27. Solved in North East Scotland where the weather is now definitely autumnal…..time for soups and stews instead of salads, I fear.

    Enjoyed this puzzle very much.

    Thanks to the setter and to the 2Kiwis for the parsings.

  28. Solved in Surrey, sunny at the time but now getting dark – and smoky too. (The moment autumn falls all of the neighbours (it seems) light their wood burners or have bonfires.)

    I’m glad this wasn’t too taxing because I had an early start this morning and only just managed to find time to get everything in before leaving. My experiences were similar to those of the majority of solvers. The SW was last to yield.

    Thanks to Jay and the 2Kiwis. I always smile to see the fluffy bite-sized ducks. :)

    1. The ‘bite-sized’ comment is quite accurate unfortunately. The same ponds where the ducks nest are also the home for a healthy population of eels. It is a good thing that mother ducks are not very good at counting.

    2. The mother ducks always look distinctly unimpressed when I tell them their babies look good enough to eat. They’re safe around me though – I look but don’t touch.

  29. Good morning all. We are a bit like the solvers who have checked in from NI and Wales as we have rain falling at the moment. However the forecast is for clearing, so outdoor activities are still on the programme for today. Nice to read all these positive comments about Jay’s puzzle once again.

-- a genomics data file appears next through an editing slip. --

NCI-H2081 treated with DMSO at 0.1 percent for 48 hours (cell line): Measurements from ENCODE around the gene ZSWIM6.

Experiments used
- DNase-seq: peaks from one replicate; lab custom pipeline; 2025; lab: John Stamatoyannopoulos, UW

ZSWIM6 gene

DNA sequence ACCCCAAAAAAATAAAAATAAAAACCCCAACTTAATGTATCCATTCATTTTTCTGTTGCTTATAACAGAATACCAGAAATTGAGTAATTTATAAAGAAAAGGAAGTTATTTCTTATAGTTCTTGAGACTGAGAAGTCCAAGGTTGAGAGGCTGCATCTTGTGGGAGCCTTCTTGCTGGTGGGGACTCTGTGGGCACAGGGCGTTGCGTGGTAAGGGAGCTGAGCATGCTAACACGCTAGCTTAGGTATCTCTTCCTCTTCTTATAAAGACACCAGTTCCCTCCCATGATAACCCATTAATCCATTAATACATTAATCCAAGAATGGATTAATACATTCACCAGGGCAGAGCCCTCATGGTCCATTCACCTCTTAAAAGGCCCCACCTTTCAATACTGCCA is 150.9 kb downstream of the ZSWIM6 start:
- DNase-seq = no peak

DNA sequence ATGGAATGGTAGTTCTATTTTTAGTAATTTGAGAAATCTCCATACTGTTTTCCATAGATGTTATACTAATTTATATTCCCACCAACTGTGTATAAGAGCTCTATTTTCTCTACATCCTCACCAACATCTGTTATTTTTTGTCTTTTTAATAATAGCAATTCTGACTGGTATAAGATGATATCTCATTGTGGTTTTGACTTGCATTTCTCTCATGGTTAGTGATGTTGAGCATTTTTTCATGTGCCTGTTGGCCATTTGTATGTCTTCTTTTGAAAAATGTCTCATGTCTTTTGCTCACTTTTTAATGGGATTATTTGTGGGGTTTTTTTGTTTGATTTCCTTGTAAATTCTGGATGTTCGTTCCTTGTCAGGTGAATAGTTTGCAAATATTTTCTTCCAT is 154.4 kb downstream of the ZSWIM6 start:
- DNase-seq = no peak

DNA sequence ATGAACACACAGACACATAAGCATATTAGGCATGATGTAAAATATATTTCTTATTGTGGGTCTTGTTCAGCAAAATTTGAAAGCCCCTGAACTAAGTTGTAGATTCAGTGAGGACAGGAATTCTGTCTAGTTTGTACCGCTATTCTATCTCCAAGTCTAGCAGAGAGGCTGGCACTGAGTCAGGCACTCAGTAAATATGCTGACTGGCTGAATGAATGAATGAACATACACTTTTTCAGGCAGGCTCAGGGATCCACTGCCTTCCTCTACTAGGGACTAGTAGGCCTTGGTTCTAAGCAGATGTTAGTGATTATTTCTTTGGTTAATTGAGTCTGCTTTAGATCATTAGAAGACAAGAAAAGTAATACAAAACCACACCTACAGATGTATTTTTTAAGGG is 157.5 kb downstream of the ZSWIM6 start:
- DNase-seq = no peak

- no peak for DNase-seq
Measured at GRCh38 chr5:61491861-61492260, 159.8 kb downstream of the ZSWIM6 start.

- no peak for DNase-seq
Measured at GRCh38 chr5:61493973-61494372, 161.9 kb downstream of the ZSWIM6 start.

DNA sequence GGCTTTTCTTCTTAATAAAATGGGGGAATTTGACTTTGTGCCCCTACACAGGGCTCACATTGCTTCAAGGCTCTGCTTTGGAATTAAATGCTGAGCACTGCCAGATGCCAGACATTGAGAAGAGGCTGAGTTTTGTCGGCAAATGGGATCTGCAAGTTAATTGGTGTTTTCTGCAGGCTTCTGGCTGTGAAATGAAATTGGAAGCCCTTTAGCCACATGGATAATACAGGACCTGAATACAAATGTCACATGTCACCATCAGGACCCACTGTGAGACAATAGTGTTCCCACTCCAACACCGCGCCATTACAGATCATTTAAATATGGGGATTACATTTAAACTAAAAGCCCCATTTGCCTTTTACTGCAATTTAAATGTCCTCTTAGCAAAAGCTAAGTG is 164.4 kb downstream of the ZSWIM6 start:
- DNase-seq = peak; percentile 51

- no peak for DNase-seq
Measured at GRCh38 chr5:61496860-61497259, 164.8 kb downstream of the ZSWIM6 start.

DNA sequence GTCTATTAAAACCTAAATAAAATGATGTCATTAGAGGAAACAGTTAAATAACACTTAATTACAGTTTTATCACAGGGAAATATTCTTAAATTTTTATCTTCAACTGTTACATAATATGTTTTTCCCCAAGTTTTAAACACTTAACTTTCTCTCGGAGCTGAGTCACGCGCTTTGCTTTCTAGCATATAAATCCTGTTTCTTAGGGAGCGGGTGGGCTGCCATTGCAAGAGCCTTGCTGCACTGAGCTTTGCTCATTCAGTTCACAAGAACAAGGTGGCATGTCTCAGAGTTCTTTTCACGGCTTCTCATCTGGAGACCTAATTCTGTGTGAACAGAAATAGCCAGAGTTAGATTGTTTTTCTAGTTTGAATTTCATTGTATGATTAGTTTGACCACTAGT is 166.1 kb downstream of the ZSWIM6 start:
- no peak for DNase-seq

30. Lovely puzzle from Jay and great hints from the 2 KiWis. Solving was easier today, probably because I am now off the muscle relaxants for a wretched stiff neck. Not that Mr BL would ever accuse me of being a pain in the neck…

  31. I can’t spell 24ac, no matter how many times I see it, which pushed a * solve into a **. Much needed distraction from weather that seems determined to demonstrate that autumn has finally arrived.

  32. 24a Flanders and Swan – Mud, mud glorious mud. something about his 24a adjusted her garter that is all I can remember. After last two days brought to a grinding halt, my poor old brain gave up and supertoy came to my rescue. Thanks to all concerned. :phew:

  33. I did three quarters of this in double-quick time, but struggled in the SW corner, principally because I could not get 3d, needed the hint and did not know 14a.
    Disappointing, and a shame after a good run.
    Thanks to Jay and 2xKs